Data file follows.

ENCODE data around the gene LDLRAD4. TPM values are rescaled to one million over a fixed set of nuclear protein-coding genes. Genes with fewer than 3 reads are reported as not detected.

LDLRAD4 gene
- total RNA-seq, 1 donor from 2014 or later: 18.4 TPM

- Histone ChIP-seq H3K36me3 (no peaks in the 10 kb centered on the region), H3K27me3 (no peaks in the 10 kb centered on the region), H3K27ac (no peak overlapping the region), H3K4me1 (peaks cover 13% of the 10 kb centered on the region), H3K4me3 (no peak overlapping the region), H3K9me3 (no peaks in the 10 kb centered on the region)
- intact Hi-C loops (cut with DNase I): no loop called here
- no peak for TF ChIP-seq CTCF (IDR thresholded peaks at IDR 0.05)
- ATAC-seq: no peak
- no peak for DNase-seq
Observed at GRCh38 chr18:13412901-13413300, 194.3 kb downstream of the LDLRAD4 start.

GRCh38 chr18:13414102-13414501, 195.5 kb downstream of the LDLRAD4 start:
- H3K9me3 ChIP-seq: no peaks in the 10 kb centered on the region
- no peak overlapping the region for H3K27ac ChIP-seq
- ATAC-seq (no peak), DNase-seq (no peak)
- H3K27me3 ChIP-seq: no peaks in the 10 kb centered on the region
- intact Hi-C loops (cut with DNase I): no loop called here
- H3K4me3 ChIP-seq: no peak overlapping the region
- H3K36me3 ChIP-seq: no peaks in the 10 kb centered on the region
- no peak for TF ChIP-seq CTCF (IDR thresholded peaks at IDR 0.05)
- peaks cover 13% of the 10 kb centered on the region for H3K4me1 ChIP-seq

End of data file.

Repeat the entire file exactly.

ENCODE data around the gene LDLRAD4. TPM values are rescaled to one million over a fixed set of nuclear protein-coding genes. Genes with fewer than 3 reads are reported as not detected.

LDLRAD4 gene
- total RNA-seq, 1 donor from 2014 or later: 18.4 TPM

- Histone ChIP-seq H3K36me3 (no peaks in the 10 kb centered on the region), H3K27me3 (no peaks in the 10 kb centered on the region), H3K27ac (no peak overlapping the region), H3K4me1 (peaks cover 13% of the 10 kb centered on the region), H3K4me3 (no peak overlapping the region), H3K9me3 (no peaks in the 10 kb centered on the region)
- intact Hi-C loops (cut with DNase I): no loop called here
- no peak for TF ChIP-seq CTCF (IDR thresholded peaks at IDR 0.05)
- ATAC-seq: no peak
- no peak for DNase-seq
Observed at GRCh38 chr18:13412901-13413300, 194.3 kb downstream of the LDLRAD4 start.

GRCh38 chr18:13414102-13414501, 195.5 kb downstream of the LDLRAD4 start:
- H3K9me3 ChIP-seq: no peaks in the 10 kb centered on the region
- no peak overlapping the region for H3K27ac ChIP-seq
- ATAC-seq (no peak), DNase-seq (no peak)
- H3K27me3 ChIP-seq: no peaks in the 10 kb centered on the region
- intact Hi-C loops (cut with DNase I): no loop called here
- H3K4me3 ChIP-seq: no peak overlapping the region
- H3K36me3 ChIP-seq: no peaks in the 10 kb centered on the region
- no peak for TF ChIP-seq CTCF (IDR thresholded peaks at IDR 0.05)
- peaks cover 13% of the 10 kb centered on the region for H3K4me1 ChIP-seq